Attempting to solve why the apparently screaming female had been laid to rest differently than all the other mummies and what might have caused her screaming look, Zahi Hawass and Sahar Selim asked if perhaps she had suffered a similarly violent fate as Prince Pentawere?

The Screaming Woman Mummy

The Screaming Woman Mummy. (Cairo University)

Ancient hieratic linen scrolls refer to this screaming woman mummy as “The Royal Daughter, The Royal Sister Meritamen,” but nevertheless, because so many princesses shared the same name it was labelled “The Mummy of the Unknown Woman’. However, according to a report in Egypt Today, the results of the new Siemens CT scan indicate that the screaming mummy had once been “a woman who died in her sixties and that her body (unlike that of Pentawere) had received great care from the mummifiers who removed her viscera and inserted expensive materials such as resin and scents in her body cavity, using pure linen to wrap the mummy”.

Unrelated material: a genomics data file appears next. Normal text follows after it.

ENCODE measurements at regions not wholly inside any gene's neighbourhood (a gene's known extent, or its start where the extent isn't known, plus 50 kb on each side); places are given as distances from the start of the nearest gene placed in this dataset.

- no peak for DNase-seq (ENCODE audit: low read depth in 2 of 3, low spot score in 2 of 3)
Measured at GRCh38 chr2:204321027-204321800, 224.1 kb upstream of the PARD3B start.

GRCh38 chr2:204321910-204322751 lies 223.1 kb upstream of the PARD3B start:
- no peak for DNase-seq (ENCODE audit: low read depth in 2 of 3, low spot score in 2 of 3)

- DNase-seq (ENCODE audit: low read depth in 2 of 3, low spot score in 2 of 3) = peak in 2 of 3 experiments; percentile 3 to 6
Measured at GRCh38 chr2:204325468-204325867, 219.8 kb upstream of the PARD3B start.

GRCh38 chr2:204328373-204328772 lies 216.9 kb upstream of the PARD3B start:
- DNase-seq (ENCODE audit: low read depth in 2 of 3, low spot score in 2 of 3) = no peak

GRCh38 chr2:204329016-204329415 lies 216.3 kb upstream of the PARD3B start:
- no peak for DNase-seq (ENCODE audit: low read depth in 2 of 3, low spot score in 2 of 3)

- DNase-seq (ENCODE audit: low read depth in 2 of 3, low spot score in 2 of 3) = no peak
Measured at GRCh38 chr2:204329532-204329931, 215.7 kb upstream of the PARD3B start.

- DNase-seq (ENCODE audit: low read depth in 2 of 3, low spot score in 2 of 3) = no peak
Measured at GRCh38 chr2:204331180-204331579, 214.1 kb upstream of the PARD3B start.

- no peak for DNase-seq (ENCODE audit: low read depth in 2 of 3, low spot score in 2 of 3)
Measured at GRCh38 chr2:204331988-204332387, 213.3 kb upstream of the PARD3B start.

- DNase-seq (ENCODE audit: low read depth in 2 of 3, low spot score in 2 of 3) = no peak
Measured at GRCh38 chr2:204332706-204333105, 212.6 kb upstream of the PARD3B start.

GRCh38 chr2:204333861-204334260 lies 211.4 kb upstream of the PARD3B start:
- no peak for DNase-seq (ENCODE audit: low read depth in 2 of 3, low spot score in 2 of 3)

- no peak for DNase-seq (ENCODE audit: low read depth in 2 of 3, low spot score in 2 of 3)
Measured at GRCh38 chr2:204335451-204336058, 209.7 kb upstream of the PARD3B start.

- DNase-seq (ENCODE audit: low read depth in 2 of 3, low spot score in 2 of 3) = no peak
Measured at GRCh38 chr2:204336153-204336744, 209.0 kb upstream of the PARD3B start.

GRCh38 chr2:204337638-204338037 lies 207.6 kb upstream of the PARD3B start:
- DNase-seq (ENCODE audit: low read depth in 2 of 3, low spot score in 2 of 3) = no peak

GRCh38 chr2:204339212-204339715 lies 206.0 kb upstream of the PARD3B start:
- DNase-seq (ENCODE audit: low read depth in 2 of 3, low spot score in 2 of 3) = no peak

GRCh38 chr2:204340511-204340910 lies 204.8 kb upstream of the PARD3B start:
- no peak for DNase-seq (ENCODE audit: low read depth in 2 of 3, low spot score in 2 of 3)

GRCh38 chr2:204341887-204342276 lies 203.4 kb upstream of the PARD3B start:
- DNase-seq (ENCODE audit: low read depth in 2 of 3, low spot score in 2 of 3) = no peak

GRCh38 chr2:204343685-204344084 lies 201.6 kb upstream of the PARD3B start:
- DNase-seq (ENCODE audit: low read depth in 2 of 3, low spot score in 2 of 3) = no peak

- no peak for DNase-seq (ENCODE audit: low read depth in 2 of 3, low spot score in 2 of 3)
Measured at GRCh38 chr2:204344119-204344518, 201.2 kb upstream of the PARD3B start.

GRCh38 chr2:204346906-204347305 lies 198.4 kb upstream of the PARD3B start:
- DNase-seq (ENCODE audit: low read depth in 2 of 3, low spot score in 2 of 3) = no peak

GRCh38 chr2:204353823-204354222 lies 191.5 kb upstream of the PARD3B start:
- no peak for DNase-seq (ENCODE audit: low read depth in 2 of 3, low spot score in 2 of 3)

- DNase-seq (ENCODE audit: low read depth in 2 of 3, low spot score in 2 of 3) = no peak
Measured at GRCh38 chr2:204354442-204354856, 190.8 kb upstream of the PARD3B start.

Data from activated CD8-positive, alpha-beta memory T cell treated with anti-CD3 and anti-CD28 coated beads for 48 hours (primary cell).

Science Captured the Hidden Killer Within the Screaming Mummy

The researchers concluded that the circumstances leading to the death of the “Unknown woman s mummy” (Screaming Woman Mummy,) were different from the circumstances leading to the demise of  “The mummy of the screaming man.” Furthermore, this high-tech scanning technique produced Computerized Tomography indicating the woman had suffered severe atherosclerosis affecting many arteries throughout her body.

Atherosclerosis (Arterial sclerosis,) is a degenerative disease caused by the narrowing of the arterial cavity and blockage of the blood vessels. The CT scans identified areas of high calcification within the woman’s arterial walls.